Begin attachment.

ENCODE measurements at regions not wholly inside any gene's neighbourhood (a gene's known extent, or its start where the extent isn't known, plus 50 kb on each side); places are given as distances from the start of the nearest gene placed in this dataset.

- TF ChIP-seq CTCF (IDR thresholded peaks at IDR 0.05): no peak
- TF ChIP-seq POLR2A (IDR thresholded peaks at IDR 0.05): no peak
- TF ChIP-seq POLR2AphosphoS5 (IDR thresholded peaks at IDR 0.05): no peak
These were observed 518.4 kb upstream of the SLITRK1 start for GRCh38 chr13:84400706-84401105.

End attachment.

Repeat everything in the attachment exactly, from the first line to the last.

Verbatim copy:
ENCODE measurements at regions not wholly inside any gene's neighbourhood (a gene's known extent, or its start where the extent isn't known, plus 50 kb on each side); places are given as distances from the start of the nearest gene placed in this dataset.

- TF ChIP-seq CTCF (IDR thresholded peaks at IDR 0.05): no peak
- TF ChIP-seq POLR2A (IDR thresholded peaks at IDR 0.05): no peak
- TF ChIP-seq POLR2AphosphoS5 (IDR thresholded peaks at IDR 0.05): no peak
These were observed 518.4 kb upstream of the SLITRK1 start for GRCh38 chr13:84400706-84401105.